STERLING – As $3 million is set aside for the reconstruction of Wallace Street – a key component in Sterling’s riverfront development – the City Council Monday prioritized more than $7.2 million in projects for the next phase of its plan.
Monday marks the start of the Wallace Street realignment, which will include construction of a roundabout.
For years, Wallace provided access to the National Manufacturing and Northwestern Steel & Wire factories along the Rock River. When work is complete, it will be the main road bringing visitors to the mixed-use park that will come to define the space.
To achieve that, Wallace needs to be aligned farther south, to get it a little farther from the railroad and so the lots on the north side of the road are easier to use. The city recently demolished part of the westernmost former National building to make way for the work.
The roundabout will be added at Avenue B to eliminate the T intersection and make it easier for traffic to exit the area back to the east in case a train is blocking the Avenue B crossing.
The work is expected to last until the end of July.
Now that construction is beginning, it is the right time to ready the the area for utility hook-ups along the Wallace Street corridor that will be needed as development progresses.
”Stubbing in” the utilities, which will cost about $150,000, was near the top of the list of development priorities that the council’s Riverfront Commission recently established and that council members approved unanimously Monday night.
Also on the top of the list is completing $1.4 million in “set-up” projects, including $300,000 for master planning work, hiring a historic consultant to help with obtaining tax credits and doing a physical needs assessment of the area.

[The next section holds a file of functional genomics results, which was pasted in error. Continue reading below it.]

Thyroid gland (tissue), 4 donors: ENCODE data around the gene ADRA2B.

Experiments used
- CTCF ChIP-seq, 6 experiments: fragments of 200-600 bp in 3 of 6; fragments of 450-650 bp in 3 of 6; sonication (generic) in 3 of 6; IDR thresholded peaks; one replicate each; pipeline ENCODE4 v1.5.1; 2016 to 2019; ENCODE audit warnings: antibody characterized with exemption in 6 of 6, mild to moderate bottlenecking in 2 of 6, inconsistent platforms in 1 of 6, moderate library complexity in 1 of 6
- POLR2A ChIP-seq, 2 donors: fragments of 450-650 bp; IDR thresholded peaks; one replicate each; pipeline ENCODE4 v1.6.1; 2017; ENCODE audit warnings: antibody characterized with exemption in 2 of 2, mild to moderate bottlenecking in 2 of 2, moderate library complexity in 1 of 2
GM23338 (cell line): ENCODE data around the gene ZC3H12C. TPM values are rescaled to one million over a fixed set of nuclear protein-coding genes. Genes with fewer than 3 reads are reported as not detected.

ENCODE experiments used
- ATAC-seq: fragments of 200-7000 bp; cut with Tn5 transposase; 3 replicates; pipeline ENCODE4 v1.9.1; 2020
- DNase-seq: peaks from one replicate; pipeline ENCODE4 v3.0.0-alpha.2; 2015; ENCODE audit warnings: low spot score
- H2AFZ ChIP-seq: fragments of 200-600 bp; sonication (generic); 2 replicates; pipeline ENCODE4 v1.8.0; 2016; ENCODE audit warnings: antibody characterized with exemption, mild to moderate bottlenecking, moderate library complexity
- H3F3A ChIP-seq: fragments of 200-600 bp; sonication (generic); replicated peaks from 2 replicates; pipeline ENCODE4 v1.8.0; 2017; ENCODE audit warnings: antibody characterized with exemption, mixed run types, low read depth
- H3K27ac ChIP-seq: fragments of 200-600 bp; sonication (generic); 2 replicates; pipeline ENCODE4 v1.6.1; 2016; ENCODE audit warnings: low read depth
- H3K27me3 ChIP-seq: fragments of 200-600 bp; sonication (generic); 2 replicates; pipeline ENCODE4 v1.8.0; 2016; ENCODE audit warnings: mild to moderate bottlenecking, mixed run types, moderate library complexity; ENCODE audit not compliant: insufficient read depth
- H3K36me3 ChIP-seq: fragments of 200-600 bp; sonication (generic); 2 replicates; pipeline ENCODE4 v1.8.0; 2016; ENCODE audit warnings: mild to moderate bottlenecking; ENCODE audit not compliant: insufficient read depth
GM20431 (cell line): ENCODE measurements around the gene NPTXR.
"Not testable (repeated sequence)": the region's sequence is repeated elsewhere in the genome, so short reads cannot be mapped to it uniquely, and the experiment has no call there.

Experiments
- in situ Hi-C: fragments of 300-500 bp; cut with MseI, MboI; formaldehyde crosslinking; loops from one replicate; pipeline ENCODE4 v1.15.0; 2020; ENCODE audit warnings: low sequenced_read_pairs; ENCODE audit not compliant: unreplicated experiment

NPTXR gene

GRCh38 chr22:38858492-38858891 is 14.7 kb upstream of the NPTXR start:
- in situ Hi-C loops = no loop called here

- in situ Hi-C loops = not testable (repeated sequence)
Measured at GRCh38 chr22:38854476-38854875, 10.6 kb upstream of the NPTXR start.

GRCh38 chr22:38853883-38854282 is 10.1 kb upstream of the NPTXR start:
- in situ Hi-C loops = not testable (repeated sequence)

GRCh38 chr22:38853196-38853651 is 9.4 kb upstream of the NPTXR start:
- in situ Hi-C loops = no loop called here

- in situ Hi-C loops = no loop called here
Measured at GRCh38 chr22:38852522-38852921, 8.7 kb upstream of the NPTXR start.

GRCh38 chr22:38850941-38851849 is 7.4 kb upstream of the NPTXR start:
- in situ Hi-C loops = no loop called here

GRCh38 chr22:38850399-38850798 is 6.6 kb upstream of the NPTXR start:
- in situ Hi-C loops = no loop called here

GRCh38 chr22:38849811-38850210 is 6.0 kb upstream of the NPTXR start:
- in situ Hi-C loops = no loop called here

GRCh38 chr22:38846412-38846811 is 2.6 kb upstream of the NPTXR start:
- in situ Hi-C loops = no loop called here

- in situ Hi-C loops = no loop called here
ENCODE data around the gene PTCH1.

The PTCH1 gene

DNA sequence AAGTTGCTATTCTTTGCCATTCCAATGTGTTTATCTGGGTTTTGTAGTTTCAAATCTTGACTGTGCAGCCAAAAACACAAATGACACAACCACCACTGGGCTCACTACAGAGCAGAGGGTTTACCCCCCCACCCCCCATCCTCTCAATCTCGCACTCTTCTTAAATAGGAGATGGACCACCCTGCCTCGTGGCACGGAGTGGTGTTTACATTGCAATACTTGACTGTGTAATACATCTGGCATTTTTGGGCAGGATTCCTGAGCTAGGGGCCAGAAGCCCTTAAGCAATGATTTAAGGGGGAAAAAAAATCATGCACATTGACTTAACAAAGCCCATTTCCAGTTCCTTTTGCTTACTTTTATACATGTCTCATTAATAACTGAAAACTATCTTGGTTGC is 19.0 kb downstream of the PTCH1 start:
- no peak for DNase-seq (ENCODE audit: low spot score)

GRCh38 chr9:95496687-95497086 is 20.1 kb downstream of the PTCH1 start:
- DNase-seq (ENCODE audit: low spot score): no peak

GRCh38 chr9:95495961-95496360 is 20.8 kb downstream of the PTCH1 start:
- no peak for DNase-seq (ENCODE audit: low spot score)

Money for that preliminary work already was approved by the council. Funding for other projects will be approved as the need arises.
The city also will need about $395,000 to begin grant applications, to evaluate creating a connection to the Lawrence building under the railroad and to conduct a study to get a railroad quiet zone at the Avenue B crossing.
About $705,000 will be needed building lighting, securing the Lawrence property and addressing its windows, repairing the roof on the National building and creating some interim programming for residents to enjoy until other amenities are in place.
Now that the priorities are set, planning and preparation for these projects can get underway.
In the next two or three years, when the underlying structural work is complete, the fun can begin:
The final projects on the priority list involve building a $1.35 million concession/restroom/warming house structure, including the mechanicals needed for a ice ribbon and/or splash pad feature; creating an ADA-compliant play area with a “tot lot,” which will cost about $850,000, and installing about $950,000 in pathway lights and security cameras.
Discussions are under way on the potential for public-private partnerships to help pay for those amenities.
Council members are happy to see their years of planning and preparation beginning to resolve into projects that are coming to life, “visible progress that people can see,” Ward 1 Alderwoman Retha Elston said.
Ward 2 Alderwoman Chris Wilen also is pleased with the progress, and with the variety the riverfront space will have to offer resident of all ages – walking paths, green space, playgrounds and more.
“This is not going to be just a weekend park, this is going to be an area where people can come every day for one thing or another,” Wilen said.
“This is something that our families will be able to enjoy today, tomorrow and forever.”